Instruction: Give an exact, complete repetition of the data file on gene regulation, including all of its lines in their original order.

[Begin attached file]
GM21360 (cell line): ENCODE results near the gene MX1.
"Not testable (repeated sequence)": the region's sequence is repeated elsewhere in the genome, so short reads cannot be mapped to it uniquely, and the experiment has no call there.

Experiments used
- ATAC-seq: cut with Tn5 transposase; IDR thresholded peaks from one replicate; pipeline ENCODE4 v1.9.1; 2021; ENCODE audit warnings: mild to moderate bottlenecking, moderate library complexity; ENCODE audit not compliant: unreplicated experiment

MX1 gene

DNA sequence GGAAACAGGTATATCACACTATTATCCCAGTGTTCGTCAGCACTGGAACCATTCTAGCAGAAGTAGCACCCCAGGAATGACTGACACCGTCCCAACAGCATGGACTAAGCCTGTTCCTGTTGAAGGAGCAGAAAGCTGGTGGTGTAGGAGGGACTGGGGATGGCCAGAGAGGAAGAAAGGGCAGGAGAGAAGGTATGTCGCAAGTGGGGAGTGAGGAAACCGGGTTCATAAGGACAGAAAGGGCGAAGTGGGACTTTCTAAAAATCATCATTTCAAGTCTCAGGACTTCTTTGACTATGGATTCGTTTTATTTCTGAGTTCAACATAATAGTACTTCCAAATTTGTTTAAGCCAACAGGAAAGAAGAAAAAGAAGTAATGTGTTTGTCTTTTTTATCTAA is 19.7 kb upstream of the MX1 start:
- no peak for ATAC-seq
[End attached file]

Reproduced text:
GM21360 (cell line): ENCODE results near the gene MX1.
"Not testable (repeated sequence)": the region's sequence is repeated elsewhere in the genome, so short reads cannot be mapped to it uniquely, and the experiment has no call there.

Experiments used
- ATAC-seq: cut with Tn5 transposase; IDR thresholded peaks from one replicate; pipeline ENCODE4 v1.9.1; 2021; ENCODE audit warnings: mild to moderate bottlenecking, moderate library complexity; ENCODE audit not compliant: unreplicated experiment

MX1 gene

DNA sequence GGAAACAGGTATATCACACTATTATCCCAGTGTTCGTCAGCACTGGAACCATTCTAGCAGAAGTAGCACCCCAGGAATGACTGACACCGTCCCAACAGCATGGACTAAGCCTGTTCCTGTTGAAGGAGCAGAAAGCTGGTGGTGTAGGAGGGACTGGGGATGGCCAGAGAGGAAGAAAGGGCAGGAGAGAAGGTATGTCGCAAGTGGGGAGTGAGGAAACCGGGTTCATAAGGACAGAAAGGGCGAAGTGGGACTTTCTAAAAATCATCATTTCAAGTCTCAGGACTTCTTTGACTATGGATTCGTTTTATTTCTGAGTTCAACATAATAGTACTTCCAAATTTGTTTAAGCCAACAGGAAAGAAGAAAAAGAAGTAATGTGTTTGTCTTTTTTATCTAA is 19.7 kb upstream of the MX1 start:
- no peak for ATAC-seq